An amorphous silicon-based EPID system (aSi500, Varian Medical Systems) mounted on a Varian 2300 C/D Linac (6–15 MV) equipped with a 120 dynamic MLC (Varian Medical Systems) was used for all studies. The EPID system consists of an image detection unit (IDU) featuring detector and accessory electronics, an image acquisition unit containing drive, acquisition electronics and interfacing hardware, and a dedicated workstation for off-line image review (Portal Vision 6.5, Varian Medical systems). The IDU matrix consist 512 × 384 pixels (pixel size: 0.78 × 0.78 mm) enabling a 40 × 30 cm2 sensitive area at 145 cm source detector distance, i.e. 27.5 × 20.7 cm2 with typical 100 cm isocenter-based radiation techniques. The use of this system for retrospectively verifying IMRT dose delivery was previously reported [28, 29]. We acquired TI-EPIs in the dosimetric acquisition mode, which enables the continuous buffering of beam dose data exiting the patient. As portal dose verification in the previous work derived the integral exit dose, we postulated that the corresponding integral grey values comprising the EPI would reveal time-related positional information for mobile objects

Phantom study

A standard respiratory motion phantom tool (GE Varian 4D solutions) was modified with an AC/DC device that allowed setting of constant full cam rotation time (1R) of 4 sec, which reflects the mean breathing cycle duration in patients [30]. For this study, a second identical cam was added that had a 90 degree clock-wise rotation which allowed collection of TI-EPI data from an aluminum block placed on a platform with mobility direction perpendicular (i.e. horizontal) to the RPM marker (Figure 1). With a full (0–2π) rotation of the cam and 4.0 sec 1R cam rotation time, both the RPM marker and the phantom block have a mean sinusoidal motion of 5.5 mm/sec, synchronized in phase and amplitude of motion. Due to the design of the cam shape, objects move faster and slower during the simulated respiratory cycles. For example, a 9 mm motion amplitude is obtained during 1 1/2 π – 0π – 1/2 π rotation periods, while a 2 mm motion amplitude is seen during 1/2 π – 1π – 1 1/2 π rotation periods, with 0π and 1π, respectively, corresponding to the maximum inspiration and expiration positions. The duration of end-respiration periods presents only about 30% of the full duration cycle time.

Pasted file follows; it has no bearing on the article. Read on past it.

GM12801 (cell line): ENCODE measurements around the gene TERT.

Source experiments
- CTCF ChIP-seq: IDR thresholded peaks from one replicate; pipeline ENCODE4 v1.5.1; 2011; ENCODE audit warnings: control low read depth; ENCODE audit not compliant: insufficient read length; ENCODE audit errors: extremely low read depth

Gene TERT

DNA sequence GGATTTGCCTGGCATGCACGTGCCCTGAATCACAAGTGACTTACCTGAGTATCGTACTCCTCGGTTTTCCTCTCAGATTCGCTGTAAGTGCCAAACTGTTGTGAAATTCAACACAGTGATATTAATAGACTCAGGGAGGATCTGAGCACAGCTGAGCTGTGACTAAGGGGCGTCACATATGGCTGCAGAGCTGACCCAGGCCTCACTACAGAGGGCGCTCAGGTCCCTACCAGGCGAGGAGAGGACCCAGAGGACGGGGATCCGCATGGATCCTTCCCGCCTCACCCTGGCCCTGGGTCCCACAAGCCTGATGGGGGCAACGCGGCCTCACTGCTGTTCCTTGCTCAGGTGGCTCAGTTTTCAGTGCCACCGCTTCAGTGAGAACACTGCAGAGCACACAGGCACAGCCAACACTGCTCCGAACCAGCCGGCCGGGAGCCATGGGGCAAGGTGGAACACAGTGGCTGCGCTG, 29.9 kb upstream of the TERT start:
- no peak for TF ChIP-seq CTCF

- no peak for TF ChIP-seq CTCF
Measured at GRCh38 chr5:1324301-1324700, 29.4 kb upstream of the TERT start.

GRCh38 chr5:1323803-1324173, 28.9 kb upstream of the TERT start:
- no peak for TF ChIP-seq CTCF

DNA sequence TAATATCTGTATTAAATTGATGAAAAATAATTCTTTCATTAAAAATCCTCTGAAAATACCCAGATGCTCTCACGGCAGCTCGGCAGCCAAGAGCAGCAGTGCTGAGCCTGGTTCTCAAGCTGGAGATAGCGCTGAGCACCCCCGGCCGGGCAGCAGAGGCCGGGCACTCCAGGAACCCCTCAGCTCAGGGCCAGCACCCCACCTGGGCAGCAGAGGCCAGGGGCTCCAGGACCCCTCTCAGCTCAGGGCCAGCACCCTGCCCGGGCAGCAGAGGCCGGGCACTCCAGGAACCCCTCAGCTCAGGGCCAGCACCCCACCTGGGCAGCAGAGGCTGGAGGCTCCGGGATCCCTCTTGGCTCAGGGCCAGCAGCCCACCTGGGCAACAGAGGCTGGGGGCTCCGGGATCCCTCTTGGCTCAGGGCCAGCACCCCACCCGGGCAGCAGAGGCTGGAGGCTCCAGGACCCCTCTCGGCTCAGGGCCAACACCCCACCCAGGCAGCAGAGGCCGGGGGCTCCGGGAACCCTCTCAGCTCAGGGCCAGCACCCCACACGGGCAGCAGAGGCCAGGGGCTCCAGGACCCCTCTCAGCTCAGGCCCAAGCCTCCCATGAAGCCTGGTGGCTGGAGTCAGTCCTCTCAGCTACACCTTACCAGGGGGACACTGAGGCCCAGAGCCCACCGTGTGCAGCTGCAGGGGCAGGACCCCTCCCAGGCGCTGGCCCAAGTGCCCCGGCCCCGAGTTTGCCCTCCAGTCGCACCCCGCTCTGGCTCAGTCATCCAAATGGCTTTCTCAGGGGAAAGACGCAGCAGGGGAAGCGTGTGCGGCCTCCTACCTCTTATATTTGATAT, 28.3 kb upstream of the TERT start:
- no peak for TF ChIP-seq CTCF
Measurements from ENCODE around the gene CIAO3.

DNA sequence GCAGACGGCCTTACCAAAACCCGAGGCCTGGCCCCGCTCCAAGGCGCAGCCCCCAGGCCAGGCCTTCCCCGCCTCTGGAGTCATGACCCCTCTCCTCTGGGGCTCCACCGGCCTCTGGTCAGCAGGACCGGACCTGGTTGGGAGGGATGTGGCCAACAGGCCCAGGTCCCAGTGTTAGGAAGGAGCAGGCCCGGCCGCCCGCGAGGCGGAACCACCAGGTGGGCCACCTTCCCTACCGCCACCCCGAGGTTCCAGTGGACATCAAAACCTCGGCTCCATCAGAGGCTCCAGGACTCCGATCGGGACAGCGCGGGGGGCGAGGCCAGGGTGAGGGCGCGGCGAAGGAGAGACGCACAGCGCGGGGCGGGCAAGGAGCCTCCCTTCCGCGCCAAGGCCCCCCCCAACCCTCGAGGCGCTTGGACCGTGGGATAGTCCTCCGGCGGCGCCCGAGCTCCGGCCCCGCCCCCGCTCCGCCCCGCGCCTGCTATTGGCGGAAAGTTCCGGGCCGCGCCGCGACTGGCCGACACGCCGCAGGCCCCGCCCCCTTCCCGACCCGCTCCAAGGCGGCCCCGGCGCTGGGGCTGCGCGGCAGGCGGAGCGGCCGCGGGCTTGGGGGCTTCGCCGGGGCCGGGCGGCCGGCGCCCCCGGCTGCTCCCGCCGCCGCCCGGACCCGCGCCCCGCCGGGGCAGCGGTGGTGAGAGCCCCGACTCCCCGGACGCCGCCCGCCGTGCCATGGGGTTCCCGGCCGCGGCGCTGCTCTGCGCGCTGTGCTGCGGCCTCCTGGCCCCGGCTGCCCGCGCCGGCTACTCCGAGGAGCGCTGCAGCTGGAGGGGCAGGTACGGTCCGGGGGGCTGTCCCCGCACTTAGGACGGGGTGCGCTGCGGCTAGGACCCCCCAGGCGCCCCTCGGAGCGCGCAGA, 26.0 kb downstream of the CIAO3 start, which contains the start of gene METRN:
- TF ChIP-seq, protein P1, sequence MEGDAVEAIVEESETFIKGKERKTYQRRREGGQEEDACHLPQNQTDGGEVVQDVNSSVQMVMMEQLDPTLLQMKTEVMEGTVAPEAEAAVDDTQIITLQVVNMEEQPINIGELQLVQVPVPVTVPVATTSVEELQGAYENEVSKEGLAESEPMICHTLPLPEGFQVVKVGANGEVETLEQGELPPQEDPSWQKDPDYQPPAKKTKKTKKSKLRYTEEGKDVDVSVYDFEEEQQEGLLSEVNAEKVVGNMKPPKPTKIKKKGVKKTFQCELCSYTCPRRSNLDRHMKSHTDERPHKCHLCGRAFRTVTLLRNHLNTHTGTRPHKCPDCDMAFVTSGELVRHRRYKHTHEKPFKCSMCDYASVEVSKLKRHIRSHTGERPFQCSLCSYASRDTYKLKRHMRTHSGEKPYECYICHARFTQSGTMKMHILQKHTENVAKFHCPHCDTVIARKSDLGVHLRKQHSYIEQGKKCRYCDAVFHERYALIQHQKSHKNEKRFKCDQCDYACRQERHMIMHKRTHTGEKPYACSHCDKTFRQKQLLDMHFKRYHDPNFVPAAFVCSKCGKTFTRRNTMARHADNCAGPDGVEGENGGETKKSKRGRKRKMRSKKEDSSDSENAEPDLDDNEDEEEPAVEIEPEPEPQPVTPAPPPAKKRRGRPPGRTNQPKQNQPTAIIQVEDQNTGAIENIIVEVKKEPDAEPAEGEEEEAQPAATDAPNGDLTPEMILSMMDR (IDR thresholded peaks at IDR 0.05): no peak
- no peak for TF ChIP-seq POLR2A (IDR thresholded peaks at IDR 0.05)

Figure 1

View of respiratory motion phantom used, with a detailed view of the cam shown (below, right).

In order to study the absolute grey value comparisons of TI-EPI images, phantom measurements were performed using portal acquisition settings used in clinical gating delivery. TI-EPI acquisition parameters were 6 MV (photon energy), 100 MU (Monitor Units, 1 MU = 1 cGy) dose delivery, in 600 MU/min dose rate. TI-EPI acquisitions were performed in the following settings: (i) an immobile (aluminum) block at end-inspiration and end-expiration (ii) the same block moving during simulated RGRT scenarios in end-expiration and end-inspiration, and (iii) continuous acquisition mode during all block movements. The latter was repeated for double exposure time (200 MU).

Analyses of phantom TI-EPI data

The 16-bit format of TI-EPI portals was converted to 8-bit to allow for a 0–255 grey-value display. Imaged object positions on TI-EPI were derived by grey-value profile plots generated from an 8 cm fixed trajectory in line with object motion. Temporal object information was derived using a pixel-based grey-value subtraction means. A public domain software package, ImageJ [30] was used to generate the profiles and to re-format the portal data. Both phantom motion data in ASCI file format and the profile data were analyzed in Excel software (Microsoft Redmond, WA).

Four dimensional CT scans (4DCT) of patients